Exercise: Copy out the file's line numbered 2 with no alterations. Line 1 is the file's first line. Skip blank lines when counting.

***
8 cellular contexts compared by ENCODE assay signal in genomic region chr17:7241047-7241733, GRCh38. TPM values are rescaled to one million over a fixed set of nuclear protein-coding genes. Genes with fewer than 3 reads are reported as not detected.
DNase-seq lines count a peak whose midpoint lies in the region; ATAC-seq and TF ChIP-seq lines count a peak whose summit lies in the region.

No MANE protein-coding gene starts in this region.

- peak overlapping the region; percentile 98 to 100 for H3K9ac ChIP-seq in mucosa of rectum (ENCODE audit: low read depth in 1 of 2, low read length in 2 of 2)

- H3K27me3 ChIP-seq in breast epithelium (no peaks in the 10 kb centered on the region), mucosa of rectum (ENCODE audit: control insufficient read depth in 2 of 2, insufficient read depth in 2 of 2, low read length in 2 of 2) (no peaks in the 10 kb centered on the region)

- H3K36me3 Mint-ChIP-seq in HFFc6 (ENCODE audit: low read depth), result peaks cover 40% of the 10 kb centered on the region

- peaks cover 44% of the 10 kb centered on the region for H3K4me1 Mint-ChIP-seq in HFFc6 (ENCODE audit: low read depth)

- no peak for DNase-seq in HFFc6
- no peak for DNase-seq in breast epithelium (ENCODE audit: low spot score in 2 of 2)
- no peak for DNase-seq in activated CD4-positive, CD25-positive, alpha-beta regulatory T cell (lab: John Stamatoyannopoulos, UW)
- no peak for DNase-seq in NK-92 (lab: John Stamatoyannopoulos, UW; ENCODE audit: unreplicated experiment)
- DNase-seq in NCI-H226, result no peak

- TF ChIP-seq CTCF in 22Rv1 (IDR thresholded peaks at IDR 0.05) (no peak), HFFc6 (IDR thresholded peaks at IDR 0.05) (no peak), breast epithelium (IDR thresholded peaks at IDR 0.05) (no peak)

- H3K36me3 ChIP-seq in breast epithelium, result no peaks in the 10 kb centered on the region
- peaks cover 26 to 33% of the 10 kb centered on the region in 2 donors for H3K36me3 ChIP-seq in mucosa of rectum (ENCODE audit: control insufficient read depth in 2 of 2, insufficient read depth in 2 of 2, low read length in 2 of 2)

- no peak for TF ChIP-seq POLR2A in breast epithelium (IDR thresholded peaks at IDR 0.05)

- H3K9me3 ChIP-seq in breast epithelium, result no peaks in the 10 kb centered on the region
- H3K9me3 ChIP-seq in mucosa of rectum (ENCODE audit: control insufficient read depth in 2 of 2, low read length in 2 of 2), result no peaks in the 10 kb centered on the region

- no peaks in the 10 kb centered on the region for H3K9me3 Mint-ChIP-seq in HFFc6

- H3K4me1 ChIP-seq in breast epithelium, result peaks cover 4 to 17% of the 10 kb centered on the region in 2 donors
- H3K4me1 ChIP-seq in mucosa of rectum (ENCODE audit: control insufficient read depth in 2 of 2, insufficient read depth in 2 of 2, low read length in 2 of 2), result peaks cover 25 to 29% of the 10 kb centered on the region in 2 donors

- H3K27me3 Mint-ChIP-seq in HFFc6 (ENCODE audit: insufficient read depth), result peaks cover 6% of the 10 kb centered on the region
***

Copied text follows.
DNase-seq lines count a peak whose midpoint lies in the region; ATAC-seq and TF ChIP-seq lines count a peak whose summit lies in the region.